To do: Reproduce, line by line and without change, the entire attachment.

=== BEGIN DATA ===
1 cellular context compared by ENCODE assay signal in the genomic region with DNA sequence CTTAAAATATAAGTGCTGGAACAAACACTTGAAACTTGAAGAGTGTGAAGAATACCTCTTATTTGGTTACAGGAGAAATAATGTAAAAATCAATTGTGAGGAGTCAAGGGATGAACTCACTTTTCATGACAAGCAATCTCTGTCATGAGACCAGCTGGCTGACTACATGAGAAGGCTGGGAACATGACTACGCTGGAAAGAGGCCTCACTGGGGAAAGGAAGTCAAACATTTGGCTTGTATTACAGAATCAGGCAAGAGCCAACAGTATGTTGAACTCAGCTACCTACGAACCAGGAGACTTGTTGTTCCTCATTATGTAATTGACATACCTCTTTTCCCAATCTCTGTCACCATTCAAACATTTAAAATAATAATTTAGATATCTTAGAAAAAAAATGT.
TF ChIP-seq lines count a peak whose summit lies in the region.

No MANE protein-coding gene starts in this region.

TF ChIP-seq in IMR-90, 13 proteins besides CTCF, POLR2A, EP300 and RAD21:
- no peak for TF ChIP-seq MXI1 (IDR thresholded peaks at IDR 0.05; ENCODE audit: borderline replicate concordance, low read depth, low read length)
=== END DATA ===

1 cellular context compared by ENCODE assay signal in the genomic region with DNA sequence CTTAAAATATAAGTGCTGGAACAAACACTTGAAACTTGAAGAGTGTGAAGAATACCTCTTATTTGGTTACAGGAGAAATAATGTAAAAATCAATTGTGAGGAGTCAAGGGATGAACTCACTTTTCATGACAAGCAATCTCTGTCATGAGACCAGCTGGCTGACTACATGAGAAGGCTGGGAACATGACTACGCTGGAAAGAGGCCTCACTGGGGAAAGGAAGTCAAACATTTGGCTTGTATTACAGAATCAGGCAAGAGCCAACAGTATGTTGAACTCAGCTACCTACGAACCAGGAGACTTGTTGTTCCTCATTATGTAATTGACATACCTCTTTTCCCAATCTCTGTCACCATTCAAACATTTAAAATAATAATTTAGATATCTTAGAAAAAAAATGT.
TF ChIP-seq lines count a peak whose summit lies in the region.

No MANE protein-coding gene starts in this region.

TF ChIP-seq in IMR-90, 13 proteins besides CTCF, POLR2A, EP300 and RAD21:
- no peak for TF ChIP-seq MXI1 (IDR thresholded peaks at IDR 0.05; ENCODE audit: borderline replicate concordance, low read depth, low read length)